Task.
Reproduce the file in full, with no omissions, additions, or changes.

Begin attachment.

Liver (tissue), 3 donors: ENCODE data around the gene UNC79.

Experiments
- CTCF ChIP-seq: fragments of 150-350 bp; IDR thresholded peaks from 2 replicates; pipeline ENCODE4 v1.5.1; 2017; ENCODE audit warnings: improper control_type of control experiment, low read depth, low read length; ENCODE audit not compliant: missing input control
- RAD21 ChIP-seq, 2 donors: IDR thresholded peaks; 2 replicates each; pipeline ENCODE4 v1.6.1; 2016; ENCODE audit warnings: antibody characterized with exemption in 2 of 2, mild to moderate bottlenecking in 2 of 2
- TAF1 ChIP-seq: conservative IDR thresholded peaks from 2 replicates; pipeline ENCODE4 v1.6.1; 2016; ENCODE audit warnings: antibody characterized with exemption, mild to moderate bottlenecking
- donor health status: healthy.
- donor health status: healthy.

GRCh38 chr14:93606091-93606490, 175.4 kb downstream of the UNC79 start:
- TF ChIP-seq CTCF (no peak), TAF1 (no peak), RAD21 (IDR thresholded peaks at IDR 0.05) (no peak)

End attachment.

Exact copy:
Liver (tissue), 3 donors: ENCODE data around the gene UNC79.

Experiments
- CTCF ChIP-seq: fragments of 150-350 bp; IDR thresholded peaks from 2 replicates; pipeline ENCODE4 v1.5.1; 2017; ENCODE audit warnings: improper control_type of control experiment, low read depth, low read length; ENCODE audit not compliant: missing input control
- RAD21 ChIP-seq, 2 donors: IDR thresholded peaks; 2 replicates each; pipeline ENCODE4 v1.6.1; 2016; ENCODE audit warnings: antibody characterized with exemption in 2 of 2, mild to moderate bottlenecking in 2 of 2
- TAF1 ChIP-seq: conservative IDR thresholded peaks from 2 replicates; pipeline ENCODE4 v1.6.1; 2016; ENCODE audit warnings: antibody characterized with exemption, mild to moderate bottlenecking
- donor health status: healthy.
- donor health status: healthy.

GRCh38 chr14:93606091-93606490, 175.4 kb downstream of the UNC79 start:
- TF ChIP-seq CTCF (no peak), TAF1 (no peak), RAD21 (IDR thresholded peaks at IDR 0.05) (no peak)